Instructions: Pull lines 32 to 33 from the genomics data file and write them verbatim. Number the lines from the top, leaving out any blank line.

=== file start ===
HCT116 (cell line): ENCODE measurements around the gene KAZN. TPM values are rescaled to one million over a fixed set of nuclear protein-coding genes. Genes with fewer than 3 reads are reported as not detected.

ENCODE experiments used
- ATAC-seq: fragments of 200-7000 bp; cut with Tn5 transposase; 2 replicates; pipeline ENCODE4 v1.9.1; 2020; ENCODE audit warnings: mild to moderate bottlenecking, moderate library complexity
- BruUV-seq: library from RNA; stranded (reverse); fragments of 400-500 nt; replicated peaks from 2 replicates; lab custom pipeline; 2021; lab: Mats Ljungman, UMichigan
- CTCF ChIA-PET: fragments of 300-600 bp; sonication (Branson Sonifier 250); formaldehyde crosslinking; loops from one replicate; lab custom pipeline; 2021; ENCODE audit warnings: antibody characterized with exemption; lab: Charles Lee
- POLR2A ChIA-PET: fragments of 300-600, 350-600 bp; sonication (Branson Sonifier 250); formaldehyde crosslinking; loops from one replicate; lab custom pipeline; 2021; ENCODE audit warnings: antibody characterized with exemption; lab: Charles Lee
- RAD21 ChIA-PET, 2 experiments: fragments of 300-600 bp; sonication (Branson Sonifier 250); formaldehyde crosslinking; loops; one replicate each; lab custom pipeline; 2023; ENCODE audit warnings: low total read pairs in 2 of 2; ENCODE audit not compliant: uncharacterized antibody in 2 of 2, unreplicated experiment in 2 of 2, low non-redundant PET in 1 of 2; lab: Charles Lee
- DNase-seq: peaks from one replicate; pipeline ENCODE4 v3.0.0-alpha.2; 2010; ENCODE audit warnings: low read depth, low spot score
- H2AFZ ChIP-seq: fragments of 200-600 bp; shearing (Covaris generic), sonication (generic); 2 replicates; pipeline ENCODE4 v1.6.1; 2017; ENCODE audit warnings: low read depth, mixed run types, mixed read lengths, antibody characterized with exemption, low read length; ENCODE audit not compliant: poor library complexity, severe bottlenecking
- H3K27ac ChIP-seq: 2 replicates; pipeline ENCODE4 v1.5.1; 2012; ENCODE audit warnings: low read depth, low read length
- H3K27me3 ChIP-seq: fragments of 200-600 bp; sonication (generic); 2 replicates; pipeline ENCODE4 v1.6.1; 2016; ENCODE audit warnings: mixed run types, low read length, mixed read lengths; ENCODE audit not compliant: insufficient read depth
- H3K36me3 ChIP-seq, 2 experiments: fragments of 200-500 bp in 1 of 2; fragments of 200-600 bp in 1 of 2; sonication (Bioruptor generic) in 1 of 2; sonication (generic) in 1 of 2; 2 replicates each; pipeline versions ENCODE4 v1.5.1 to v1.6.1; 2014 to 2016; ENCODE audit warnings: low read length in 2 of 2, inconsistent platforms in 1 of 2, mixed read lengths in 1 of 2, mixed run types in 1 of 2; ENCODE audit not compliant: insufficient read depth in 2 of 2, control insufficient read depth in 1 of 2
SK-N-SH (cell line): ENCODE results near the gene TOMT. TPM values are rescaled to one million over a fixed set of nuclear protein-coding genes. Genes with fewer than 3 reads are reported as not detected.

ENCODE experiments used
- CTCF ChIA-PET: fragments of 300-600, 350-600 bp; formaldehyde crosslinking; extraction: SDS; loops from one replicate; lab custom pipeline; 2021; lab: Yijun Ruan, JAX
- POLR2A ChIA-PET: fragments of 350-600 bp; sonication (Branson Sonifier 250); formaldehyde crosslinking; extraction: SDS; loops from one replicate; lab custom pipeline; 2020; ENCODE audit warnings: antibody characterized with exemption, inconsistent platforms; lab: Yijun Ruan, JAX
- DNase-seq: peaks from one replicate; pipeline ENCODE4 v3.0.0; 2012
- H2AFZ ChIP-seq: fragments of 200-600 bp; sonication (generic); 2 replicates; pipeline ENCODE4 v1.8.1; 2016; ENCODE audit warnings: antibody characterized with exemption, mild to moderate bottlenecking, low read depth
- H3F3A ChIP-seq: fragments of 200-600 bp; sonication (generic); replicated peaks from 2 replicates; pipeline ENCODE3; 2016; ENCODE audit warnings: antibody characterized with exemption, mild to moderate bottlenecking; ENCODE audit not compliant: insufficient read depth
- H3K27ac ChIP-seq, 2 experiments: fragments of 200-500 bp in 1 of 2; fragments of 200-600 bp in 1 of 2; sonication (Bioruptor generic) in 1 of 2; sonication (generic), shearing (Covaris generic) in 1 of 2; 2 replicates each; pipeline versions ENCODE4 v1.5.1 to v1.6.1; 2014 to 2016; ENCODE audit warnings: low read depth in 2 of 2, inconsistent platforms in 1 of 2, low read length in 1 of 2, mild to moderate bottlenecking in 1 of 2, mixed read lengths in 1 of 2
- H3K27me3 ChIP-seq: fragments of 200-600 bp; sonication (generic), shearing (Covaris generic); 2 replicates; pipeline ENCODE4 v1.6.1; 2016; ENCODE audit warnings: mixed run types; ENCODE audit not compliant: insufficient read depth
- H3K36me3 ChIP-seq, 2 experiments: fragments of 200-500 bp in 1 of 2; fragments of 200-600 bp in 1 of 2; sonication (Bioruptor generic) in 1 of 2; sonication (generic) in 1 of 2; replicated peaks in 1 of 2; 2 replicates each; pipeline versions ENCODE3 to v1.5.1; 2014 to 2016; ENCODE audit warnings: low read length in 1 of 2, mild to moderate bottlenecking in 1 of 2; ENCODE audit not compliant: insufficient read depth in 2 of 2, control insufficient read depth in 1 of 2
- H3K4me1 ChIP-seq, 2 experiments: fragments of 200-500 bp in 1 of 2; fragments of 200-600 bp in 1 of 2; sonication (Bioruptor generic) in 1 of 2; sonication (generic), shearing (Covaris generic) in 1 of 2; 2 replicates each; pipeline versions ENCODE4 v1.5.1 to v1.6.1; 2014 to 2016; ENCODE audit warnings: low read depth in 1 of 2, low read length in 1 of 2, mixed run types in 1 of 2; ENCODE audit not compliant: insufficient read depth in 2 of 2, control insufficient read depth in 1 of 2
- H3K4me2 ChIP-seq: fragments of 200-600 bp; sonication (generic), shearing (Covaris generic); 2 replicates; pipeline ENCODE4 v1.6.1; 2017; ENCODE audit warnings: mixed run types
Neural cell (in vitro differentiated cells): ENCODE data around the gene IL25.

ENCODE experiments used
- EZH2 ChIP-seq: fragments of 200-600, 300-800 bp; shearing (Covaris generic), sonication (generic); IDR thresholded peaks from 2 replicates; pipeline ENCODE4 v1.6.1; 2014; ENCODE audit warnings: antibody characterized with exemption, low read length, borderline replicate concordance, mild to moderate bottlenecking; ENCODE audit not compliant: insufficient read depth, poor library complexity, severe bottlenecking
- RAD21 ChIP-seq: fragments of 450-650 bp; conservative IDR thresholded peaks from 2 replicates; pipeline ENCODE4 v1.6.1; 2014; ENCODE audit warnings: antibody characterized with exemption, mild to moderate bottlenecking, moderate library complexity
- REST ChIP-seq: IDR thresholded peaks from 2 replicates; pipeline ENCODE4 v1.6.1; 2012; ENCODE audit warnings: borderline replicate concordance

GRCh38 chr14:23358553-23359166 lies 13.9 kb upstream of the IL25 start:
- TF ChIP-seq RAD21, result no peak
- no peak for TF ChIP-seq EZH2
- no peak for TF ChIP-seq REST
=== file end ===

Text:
- no peak for TF ChIP-seq EZH2
- no peak for TF ChIP-seq REST